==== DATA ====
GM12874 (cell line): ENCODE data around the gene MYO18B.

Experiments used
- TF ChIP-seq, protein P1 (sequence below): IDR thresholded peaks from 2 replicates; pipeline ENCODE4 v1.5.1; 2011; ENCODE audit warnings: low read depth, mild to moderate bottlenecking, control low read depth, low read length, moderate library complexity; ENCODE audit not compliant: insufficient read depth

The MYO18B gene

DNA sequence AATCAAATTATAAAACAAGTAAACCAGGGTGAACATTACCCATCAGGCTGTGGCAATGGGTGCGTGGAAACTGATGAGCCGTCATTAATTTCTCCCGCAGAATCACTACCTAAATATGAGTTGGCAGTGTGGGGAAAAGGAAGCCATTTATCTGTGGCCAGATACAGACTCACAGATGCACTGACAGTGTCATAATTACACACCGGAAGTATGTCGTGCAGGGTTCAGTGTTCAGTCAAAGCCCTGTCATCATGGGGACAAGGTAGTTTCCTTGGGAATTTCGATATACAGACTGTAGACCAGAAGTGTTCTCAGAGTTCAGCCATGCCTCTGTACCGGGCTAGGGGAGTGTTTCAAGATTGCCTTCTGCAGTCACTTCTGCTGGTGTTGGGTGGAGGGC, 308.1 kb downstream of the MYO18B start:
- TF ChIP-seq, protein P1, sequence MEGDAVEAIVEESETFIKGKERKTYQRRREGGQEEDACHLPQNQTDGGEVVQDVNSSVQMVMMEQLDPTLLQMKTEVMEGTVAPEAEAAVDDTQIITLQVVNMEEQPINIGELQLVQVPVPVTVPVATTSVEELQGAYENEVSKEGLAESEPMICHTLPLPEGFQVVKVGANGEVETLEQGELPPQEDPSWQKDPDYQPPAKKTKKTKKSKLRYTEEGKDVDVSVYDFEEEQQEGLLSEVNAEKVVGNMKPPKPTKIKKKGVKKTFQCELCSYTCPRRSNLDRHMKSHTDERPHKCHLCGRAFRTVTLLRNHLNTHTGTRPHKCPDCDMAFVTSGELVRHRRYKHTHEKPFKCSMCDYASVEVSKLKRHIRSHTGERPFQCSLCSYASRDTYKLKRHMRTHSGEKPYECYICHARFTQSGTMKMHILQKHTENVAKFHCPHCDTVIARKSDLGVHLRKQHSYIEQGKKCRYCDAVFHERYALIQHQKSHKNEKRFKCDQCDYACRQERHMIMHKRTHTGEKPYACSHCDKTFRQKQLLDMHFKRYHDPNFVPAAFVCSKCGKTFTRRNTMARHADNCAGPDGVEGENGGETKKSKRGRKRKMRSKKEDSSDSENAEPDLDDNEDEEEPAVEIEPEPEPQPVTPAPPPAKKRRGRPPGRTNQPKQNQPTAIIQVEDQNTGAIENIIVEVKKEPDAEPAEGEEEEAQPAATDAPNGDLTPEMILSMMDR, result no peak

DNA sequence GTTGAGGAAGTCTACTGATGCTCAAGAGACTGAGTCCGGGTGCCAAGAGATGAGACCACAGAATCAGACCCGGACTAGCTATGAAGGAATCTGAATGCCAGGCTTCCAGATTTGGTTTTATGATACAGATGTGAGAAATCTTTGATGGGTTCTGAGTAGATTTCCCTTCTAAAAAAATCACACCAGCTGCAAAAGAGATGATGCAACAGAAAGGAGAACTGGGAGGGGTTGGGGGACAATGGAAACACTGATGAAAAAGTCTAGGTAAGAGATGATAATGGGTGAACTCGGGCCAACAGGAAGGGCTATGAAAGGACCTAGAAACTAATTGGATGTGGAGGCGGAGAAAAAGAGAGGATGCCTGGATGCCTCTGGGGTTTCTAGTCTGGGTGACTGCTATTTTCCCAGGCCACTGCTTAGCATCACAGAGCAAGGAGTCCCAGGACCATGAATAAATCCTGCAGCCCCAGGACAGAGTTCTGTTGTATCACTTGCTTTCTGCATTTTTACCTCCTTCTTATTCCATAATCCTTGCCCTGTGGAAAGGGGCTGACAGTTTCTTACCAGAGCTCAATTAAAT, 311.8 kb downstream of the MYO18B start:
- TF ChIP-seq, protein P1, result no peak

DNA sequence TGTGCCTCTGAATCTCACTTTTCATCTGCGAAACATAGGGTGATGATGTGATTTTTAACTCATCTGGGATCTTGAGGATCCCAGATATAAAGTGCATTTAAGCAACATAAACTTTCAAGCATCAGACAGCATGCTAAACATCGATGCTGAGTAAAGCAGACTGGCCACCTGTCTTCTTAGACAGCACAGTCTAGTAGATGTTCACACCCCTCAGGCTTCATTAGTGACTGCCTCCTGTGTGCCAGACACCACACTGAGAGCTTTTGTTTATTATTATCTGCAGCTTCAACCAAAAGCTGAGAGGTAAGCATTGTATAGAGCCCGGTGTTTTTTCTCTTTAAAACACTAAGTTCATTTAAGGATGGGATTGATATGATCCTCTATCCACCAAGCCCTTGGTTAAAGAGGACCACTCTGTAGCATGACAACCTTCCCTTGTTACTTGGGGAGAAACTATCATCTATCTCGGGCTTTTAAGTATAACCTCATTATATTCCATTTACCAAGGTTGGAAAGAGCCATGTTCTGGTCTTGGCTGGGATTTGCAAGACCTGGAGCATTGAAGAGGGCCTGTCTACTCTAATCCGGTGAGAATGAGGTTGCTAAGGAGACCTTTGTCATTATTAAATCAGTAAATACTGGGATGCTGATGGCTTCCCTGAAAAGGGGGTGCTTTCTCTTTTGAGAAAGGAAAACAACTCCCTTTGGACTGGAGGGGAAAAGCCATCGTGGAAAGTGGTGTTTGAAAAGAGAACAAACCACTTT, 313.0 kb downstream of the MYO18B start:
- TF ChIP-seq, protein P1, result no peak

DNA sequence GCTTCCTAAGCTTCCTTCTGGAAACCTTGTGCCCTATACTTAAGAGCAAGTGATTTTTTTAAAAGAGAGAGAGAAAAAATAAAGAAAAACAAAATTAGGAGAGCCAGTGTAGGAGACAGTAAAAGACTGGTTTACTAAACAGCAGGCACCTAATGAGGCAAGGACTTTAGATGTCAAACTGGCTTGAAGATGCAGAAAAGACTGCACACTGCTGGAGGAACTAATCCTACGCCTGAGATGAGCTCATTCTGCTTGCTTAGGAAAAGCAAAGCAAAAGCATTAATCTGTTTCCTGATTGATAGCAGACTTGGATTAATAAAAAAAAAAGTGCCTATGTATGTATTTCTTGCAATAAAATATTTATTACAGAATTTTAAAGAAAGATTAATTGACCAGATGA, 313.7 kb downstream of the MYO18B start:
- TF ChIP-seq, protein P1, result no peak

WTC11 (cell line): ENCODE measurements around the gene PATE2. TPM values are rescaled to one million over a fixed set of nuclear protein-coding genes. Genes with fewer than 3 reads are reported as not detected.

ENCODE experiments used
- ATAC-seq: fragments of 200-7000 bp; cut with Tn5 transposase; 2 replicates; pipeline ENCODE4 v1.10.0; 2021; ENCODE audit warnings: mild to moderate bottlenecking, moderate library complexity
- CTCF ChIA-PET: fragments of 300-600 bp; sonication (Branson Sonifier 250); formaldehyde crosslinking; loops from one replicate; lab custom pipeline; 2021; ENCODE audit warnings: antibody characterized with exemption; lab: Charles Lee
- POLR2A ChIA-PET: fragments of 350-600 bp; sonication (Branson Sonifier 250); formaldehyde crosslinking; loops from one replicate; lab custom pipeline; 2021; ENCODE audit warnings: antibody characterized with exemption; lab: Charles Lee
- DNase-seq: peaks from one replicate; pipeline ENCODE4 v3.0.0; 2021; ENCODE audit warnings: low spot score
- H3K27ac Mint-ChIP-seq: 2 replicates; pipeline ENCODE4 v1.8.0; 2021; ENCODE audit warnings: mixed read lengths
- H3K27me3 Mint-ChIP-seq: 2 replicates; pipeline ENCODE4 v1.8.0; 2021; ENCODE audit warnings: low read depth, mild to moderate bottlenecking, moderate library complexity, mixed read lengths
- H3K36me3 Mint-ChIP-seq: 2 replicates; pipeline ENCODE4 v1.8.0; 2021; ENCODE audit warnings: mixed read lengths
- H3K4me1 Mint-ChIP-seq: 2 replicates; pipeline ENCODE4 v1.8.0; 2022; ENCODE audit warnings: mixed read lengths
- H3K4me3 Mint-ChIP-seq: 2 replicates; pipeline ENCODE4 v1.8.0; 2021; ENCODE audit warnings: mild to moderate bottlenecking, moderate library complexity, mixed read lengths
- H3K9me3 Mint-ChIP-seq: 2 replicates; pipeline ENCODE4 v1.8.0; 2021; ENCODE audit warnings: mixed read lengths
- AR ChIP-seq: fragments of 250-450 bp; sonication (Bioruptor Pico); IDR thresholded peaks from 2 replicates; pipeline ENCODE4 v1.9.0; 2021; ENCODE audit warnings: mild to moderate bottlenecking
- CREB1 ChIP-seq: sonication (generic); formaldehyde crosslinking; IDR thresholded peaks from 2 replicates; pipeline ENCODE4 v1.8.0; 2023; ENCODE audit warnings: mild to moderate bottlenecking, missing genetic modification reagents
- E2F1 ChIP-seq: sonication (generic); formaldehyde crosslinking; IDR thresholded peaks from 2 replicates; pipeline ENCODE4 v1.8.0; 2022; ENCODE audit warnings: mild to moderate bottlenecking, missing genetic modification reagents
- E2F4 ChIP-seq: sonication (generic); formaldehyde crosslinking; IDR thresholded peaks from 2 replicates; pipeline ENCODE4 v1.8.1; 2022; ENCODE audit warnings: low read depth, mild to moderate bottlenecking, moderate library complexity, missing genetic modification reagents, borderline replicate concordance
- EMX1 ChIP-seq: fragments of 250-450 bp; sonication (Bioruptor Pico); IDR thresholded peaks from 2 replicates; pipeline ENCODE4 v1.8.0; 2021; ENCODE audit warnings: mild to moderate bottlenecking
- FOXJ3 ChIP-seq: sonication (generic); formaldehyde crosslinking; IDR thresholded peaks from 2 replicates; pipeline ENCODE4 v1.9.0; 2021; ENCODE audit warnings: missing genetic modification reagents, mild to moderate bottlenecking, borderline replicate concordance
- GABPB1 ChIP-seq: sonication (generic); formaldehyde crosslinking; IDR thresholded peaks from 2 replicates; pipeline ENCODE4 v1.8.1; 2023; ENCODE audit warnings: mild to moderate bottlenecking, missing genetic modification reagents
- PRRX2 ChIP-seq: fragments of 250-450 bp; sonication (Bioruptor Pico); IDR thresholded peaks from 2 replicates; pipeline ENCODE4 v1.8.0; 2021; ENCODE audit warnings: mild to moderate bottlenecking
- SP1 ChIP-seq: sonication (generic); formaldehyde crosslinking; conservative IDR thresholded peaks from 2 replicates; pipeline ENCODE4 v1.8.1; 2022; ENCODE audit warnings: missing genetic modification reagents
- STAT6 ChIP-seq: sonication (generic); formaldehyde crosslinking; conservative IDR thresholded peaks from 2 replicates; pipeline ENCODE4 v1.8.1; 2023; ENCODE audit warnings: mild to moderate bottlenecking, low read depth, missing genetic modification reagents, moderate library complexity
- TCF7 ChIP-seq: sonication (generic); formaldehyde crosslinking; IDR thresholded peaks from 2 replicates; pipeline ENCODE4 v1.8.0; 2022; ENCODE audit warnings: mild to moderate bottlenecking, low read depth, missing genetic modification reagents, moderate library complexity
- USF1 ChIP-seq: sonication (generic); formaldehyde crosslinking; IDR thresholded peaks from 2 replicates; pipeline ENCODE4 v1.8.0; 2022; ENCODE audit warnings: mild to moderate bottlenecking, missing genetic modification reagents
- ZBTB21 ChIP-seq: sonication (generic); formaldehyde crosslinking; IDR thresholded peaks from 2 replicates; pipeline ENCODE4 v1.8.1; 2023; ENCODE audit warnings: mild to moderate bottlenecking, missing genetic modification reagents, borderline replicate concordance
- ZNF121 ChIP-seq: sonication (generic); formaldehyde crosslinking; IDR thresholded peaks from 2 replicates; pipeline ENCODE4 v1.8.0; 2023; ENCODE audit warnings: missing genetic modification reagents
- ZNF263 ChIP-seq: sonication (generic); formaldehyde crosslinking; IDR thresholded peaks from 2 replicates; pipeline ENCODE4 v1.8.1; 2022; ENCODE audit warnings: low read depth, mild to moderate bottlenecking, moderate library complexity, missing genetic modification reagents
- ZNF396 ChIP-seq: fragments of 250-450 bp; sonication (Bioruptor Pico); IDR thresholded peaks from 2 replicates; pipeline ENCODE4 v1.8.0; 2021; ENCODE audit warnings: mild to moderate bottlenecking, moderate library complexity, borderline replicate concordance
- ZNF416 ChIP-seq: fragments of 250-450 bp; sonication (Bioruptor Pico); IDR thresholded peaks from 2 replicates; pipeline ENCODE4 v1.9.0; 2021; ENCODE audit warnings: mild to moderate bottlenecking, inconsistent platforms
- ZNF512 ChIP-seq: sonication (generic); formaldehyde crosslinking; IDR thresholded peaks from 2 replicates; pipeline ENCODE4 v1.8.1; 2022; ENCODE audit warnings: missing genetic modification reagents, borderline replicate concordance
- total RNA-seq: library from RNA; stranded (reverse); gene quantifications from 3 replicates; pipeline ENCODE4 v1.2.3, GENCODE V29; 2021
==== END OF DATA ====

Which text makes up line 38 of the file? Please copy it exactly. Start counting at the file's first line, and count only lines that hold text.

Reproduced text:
- ZNF121 ChIP-seq: sonication (generic); formaldehyde crosslinking; IDR thresholded peaks from 2 replicates; pipeline ENCODE4 v1.8.0; 2023; ENCODE audit warnings: missing genetic modification reagents